Citations Needed is a podcast about the intersection of media, PR, and power, hosted by Nima Shirazi and Adam Johnson.
News Brief: The Casual Soft Eugenics of Self-Help "Friendscaping" Content
In this public News Brief, we discuss a recent advice column in the New York Times advocating upwardly mobile professionals dump their fat and depressed friends and how it's part of a much broader trend of pop sociology repackaging cruelty and soft eugenics as "science-driven" self improvement.
Episode 138: Thought-Terminating Enemy Epithets (Part II)
"Oligarch". "Hardliner". "Regime". All common terms seen in Anglo-American media when describing politicians and power structures in official villain states; yet - mysteriously absent when talking about ourselves or our allies.
This Part II of our Citations Needed countdown of the Top 10 "Enemy Epithets," derisive descriptors that are deployed to smear enemies without any symmetrical usage for U.S. officials, policy or imperial partners. Designed to conjure up nasty images of despotism and oppression, often pandering to Orientalized prejudice, these epithets demand people shut off their brains and have the label do the thinking for them.
We are joined again by FAIR's Janine Jackson and Jim Naureckas.
Episode 137: Thought-Terminating Enemy Epithets (Part I)
"Hand-picked successor", "firebrand", "proxy" — In Anglo-American media, there are certain Enemy Epithets that are reserved only for Official Enemy States of United States and their leaders, which are rarely, if ever, used to refer to the United States itself or its allies, despite these countries featuring many of the same qualities being described.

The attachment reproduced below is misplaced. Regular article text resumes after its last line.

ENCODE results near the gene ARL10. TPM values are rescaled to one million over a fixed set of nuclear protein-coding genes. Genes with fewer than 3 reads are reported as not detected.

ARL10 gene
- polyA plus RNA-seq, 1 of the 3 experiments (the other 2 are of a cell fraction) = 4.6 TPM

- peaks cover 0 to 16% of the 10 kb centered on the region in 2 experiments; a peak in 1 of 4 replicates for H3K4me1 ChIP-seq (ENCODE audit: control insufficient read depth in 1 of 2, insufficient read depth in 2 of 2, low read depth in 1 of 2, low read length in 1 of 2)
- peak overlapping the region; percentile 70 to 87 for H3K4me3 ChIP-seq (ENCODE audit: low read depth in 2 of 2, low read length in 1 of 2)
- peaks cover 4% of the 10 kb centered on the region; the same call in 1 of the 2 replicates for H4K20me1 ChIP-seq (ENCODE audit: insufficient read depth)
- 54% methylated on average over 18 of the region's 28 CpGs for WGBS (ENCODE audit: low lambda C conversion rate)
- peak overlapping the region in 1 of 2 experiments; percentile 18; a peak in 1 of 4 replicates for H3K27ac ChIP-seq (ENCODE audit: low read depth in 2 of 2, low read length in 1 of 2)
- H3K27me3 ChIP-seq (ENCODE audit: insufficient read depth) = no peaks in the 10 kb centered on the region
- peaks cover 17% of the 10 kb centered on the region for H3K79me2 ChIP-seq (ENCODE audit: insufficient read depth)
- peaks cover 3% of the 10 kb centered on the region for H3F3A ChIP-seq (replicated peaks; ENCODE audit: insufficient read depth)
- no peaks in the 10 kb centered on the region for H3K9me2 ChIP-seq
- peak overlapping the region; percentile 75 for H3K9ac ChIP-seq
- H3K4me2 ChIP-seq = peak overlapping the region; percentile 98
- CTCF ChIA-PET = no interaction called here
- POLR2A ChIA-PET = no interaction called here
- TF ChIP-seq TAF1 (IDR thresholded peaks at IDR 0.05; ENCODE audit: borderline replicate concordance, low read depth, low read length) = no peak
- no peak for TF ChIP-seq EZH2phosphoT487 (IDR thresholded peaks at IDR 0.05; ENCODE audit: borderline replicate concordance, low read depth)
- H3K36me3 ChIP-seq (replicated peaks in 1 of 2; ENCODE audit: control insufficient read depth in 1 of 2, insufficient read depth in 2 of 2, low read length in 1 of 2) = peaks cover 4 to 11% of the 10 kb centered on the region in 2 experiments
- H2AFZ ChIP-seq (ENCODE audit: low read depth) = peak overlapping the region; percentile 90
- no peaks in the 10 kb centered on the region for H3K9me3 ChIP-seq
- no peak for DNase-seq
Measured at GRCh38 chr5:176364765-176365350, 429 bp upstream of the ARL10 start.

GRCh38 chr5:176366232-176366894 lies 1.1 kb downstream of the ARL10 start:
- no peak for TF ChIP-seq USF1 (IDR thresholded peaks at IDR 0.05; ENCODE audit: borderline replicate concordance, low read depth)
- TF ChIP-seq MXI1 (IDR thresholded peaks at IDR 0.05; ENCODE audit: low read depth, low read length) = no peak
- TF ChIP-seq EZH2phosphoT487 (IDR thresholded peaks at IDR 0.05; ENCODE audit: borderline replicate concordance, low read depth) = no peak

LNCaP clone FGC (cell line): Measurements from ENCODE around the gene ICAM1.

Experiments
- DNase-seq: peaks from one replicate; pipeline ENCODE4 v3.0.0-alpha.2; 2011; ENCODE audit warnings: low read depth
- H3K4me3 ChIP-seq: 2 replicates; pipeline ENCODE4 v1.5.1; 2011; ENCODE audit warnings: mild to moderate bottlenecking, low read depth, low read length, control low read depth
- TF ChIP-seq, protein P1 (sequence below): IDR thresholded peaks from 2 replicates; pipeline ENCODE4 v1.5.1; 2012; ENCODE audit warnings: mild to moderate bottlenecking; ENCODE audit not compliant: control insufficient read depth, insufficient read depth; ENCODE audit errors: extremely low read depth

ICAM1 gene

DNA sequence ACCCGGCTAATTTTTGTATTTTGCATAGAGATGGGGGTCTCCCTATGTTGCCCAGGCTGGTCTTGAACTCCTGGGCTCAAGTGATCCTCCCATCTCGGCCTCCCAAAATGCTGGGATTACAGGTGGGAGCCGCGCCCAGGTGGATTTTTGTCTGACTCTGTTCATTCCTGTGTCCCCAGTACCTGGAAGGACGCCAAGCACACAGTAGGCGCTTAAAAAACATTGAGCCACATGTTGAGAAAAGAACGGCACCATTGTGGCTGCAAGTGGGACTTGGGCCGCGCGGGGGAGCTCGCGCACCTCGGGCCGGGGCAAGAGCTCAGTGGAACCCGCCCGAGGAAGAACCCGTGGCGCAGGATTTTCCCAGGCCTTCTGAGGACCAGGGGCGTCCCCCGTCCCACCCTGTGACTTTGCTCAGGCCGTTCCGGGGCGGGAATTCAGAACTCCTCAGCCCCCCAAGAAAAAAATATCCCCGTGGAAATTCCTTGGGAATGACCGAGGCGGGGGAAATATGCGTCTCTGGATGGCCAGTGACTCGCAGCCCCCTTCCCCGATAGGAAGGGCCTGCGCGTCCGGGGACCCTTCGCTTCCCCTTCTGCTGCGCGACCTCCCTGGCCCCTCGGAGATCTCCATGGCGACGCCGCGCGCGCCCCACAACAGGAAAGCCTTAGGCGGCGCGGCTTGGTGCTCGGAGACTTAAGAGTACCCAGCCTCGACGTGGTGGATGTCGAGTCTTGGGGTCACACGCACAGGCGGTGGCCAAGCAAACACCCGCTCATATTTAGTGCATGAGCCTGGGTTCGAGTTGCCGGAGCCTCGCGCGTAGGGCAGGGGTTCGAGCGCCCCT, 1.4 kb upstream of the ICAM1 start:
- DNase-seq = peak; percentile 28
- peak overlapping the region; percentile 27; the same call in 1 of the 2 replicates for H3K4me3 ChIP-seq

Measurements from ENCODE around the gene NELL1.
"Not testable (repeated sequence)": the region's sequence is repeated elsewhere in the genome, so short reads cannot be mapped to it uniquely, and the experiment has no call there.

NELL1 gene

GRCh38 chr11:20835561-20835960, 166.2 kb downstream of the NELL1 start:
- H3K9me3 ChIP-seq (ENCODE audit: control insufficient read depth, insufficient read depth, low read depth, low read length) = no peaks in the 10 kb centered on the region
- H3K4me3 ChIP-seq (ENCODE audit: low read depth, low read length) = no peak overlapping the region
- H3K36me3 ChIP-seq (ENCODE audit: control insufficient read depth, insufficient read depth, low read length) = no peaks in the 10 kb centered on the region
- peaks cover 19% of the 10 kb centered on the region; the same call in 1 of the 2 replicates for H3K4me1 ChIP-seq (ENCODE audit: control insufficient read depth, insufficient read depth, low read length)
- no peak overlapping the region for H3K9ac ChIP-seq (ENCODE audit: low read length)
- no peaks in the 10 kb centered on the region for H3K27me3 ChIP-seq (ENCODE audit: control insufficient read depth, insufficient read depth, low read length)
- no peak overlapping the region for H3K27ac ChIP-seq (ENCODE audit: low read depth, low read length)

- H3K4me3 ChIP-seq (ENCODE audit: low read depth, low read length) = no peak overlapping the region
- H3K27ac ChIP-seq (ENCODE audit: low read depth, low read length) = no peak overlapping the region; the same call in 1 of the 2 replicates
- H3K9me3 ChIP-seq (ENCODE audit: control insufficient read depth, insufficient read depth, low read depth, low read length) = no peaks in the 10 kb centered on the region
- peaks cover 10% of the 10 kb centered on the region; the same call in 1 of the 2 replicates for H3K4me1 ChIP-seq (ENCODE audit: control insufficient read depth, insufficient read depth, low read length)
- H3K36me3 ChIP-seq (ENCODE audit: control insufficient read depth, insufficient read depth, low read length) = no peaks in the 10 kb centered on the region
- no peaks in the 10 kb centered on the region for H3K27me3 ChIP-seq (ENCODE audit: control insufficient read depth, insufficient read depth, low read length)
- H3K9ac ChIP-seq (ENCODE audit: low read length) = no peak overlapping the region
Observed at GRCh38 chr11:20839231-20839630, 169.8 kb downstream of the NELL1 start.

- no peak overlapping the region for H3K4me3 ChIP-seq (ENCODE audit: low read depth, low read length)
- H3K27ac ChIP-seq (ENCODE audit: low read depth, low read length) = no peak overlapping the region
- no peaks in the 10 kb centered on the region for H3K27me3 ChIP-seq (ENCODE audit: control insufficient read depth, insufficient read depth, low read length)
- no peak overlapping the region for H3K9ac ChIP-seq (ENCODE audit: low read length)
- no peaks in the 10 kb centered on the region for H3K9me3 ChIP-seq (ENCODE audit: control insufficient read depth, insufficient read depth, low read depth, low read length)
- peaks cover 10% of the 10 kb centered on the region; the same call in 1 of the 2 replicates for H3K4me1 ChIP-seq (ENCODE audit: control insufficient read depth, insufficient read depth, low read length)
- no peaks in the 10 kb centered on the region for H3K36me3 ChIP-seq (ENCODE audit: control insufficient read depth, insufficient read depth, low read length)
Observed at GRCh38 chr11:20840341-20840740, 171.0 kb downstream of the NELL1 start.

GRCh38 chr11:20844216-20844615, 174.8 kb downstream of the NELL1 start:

Over two years ago, in a two-part episode entitled "Laundering Imperial Violence Through Anodyne Foreign Policy-Speak" (Episodes 70 and 71), we explored the euphemistic way American media discusses manifestly violent or coercive US policy and military action. Words like “engagement”, “surgical strikes”, “muscular foreign policy”, “crippling sanctions” obscure the damage being unleashed by our military and economic extortion regime.
Just as pleasant sounding, sanitized foreign policy speak masks the violence of US empire, highly loaded pejorative labels are used to describe otherwise banal doings of government or are employed selectively to make enemies seem uniquely sinister, while American allies who exhibit similar features are given a far more pleasant descriptor.
This and next week, we're going to lay out the Top 10 Enemies Epithets — derisive descriptors that are inconsistently applied to smear enemies without any symmetrical usage stateside, designed to conjure up nasty images of despotism and oppression, often pandering to racialized and Oriental prejudice and, above all, asking people to shut off our brains and have the label do the thinking for them.
News Brief: "Organized Crime" "Shoplifting Epidemic" Panic Hits San Francisco Media
In this public News Brief, we take a critical look at a recent wave of sensationalist "organized crime" "shoplifting epidemic" stories in national and Bay Area media and how they fit into a resurgent "Tough on Crime" narrative.
We are joined by Fred Sherburn-Zimmer, Director of Housing Rights Committee of San Francisco.
Episode 136: The 'Ungrateful Athlete': Anti-Black, Anti-Labor Currents in Sports Media